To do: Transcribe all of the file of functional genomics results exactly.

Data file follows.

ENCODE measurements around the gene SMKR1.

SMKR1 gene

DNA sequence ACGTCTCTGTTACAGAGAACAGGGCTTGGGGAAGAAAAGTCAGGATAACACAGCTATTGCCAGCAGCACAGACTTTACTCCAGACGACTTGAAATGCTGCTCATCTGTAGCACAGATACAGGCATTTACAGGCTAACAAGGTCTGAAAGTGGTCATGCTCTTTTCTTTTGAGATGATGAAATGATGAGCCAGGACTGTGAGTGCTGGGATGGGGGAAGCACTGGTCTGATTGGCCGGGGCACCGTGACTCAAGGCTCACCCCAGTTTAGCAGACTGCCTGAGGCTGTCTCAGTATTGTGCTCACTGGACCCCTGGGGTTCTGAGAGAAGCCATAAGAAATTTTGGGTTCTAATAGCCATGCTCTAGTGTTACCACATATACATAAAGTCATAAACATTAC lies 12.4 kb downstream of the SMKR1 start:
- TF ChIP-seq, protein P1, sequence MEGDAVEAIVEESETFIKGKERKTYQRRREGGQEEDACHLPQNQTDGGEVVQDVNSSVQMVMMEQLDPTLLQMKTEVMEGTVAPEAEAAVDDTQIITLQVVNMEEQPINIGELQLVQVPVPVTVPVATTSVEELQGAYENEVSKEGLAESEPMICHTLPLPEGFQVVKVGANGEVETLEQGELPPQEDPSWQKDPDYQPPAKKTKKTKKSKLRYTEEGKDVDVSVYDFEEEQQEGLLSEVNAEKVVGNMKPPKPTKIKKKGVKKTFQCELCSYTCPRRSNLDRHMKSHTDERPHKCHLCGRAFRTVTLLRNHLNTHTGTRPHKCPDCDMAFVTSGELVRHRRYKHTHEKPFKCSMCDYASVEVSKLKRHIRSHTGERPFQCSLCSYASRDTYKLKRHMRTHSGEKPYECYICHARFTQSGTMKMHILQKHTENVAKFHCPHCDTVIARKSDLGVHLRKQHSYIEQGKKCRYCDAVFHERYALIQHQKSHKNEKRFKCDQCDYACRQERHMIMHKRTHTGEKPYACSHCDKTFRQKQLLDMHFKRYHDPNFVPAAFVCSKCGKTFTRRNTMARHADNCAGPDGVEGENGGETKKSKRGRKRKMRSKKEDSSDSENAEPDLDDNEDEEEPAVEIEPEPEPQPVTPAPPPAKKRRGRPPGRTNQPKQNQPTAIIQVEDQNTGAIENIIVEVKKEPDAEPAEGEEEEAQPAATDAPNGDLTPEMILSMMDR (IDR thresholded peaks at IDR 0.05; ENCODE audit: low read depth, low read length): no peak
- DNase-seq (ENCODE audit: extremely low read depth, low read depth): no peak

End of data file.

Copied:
ENCODE measurements around the gene SMKR1.

SMKR1 gene

DNA sequence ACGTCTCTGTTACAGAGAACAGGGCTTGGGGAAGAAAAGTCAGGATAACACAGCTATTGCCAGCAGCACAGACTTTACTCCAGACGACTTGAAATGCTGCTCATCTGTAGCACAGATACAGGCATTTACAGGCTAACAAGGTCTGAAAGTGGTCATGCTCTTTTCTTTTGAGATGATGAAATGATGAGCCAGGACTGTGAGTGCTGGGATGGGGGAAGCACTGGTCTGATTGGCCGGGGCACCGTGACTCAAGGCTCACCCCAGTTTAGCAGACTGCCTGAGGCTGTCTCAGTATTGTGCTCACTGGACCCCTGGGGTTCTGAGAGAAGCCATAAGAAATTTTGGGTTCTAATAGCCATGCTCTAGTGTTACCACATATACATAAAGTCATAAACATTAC lies 12.4 kb downstream of the SMKR1 start:
- TF ChIP-seq, protein P1, sequence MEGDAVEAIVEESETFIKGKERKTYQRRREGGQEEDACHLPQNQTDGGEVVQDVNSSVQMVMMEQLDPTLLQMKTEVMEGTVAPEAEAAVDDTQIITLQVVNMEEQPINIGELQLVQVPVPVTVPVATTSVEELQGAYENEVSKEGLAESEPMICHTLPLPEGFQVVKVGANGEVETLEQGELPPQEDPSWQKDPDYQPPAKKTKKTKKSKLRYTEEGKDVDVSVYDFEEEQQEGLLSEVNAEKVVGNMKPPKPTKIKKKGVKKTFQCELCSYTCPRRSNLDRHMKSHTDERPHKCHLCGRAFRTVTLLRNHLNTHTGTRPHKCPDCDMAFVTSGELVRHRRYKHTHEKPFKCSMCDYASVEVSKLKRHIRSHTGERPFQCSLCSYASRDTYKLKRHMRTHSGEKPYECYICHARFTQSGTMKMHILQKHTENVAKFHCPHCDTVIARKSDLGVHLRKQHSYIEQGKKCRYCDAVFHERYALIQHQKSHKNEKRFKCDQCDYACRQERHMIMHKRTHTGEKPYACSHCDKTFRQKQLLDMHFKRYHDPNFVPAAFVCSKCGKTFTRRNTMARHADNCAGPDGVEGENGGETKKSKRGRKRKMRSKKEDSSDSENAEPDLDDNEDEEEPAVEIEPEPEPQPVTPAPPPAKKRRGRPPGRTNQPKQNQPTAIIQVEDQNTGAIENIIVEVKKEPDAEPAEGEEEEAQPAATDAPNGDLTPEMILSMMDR (IDR thresholded peaks at IDR 0.05; ENCODE audit: low read depth, low read length): no peak
- DNase-seq (ENCODE audit: extremely low read depth, low read depth): no peak